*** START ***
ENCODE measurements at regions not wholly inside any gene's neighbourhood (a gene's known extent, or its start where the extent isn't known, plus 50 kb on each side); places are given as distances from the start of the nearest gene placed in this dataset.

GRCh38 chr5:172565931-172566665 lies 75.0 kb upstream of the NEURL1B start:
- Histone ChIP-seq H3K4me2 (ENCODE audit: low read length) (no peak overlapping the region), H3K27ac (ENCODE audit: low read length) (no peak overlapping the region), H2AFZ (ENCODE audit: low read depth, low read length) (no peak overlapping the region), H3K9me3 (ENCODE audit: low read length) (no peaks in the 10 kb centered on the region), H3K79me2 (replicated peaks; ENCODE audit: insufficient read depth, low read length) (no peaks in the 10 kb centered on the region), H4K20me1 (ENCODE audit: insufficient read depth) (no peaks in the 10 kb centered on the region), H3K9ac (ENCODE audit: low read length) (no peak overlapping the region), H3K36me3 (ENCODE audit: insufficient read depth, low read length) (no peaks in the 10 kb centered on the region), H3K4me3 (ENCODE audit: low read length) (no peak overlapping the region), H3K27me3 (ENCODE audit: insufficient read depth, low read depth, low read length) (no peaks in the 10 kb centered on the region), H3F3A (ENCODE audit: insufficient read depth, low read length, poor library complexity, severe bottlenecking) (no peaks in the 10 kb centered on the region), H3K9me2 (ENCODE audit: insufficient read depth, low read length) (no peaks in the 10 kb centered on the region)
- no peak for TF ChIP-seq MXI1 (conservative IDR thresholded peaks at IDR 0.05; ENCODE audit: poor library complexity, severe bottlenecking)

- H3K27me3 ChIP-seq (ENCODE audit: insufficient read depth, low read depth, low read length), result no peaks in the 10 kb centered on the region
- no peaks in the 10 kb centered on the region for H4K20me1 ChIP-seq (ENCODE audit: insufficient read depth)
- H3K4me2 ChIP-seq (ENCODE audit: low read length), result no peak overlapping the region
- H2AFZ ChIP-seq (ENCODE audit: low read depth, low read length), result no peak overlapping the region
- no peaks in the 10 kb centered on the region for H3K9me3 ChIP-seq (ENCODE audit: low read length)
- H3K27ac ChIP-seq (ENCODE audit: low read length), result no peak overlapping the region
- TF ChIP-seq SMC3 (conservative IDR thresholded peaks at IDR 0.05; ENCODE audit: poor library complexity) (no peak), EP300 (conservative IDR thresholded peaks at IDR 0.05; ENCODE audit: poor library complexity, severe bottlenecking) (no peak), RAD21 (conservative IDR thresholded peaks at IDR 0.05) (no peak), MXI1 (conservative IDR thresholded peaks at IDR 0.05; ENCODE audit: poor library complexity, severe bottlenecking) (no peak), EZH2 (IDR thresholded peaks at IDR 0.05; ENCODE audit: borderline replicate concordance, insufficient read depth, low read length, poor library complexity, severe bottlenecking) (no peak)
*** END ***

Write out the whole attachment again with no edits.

ENCODE measurements at regions not wholly inside any gene's neighbourhood (a gene's known extent, or its start where the extent isn't known, plus 50 kb on each side); places are given as distances from the start of the nearest gene placed in this dataset.

GRCh38 chr5:172565931-172566665 lies 75.0 kb upstream of the NEURL1B start:
- Histone ChIP-seq H3K4me2 (ENCODE audit: low read length) (no peak overlapping the region), H3K27ac (ENCODE audit: low read length) (no peak overlapping the region), H2AFZ (ENCODE audit: low read depth, low read length) (no peak overlapping the region), H3K9me3 (ENCODE audit: low read length) (no peaks in the 10 kb centered on the region), H3K79me2 (replicated peaks; ENCODE audit: insufficient read depth, low read length) (no peaks in the 10 kb centered on the region), H4K20me1 (ENCODE audit: insufficient read depth) (no peaks in the 10 kb centered on the region), H3K9ac (ENCODE audit: low read length) (no peak overlapping the region), H3K36me3 (ENCODE audit: insufficient read depth, low read length) (no peaks in the 10 kb centered on the region), H3K4me3 (ENCODE audit: low read length) (no peak overlapping the region), H3K27me3 (ENCODE audit: insufficient read depth, low read depth, low read length) (no peaks in the 10 kb centered on the region), H3F3A (ENCODE audit: insufficient read depth, low read length, poor library complexity, severe bottlenecking) (no peaks in the 10 kb centered on the region), H3K9me2 (ENCODE audit: insufficient read depth, low read length) (no peaks in the 10 kb centered on the region)
- no peak for TF ChIP-seq MXI1 (conservative IDR thresholded peaks at IDR 0.05; ENCODE audit: poor library complexity, severe bottlenecking)

- H3K27me3 ChIP-seq (ENCODE audit: insufficient read depth, low read depth, low read length), result no peaks in the 10 kb centered on the region
- no peaks in the 10 kb centered on the region for H4K20me1 ChIP-seq (ENCODE audit: insufficient read depth)
- H3K4me2 ChIP-seq (ENCODE audit: low read length), result no peak overlapping the region
- H2AFZ ChIP-seq (ENCODE audit: low read depth, low read length), result no peak overlapping the region
- no peaks in the 10 kb centered on the region for H3K9me3 ChIP-seq (ENCODE audit: low read length)
- H3K27ac ChIP-seq (ENCODE audit: low read length), result no peak overlapping the region
- TF ChIP-seq SMC3 (conservative IDR thresholded peaks at IDR 0.05; ENCODE audit: poor library complexity) (no peak), EP300 (conservative IDR thresholded peaks at IDR 0.05; ENCODE audit: poor library complexity, severe bottlenecking) (no peak), RAD21 (conservative IDR thresholded peaks at IDR 0.05) (no peak), MXI1 (conservative IDR thresholded peaks at IDR 0.05; ENCODE audit: poor library complexity, severe bottlenecking) (no peak), EZH2 (IDR thresholded peaks at IDR 0.05; ENCODE audit: borderline replicate concordance, insufficient read depth, low read length, poor library complexity, severe bottlenecking) (no peak)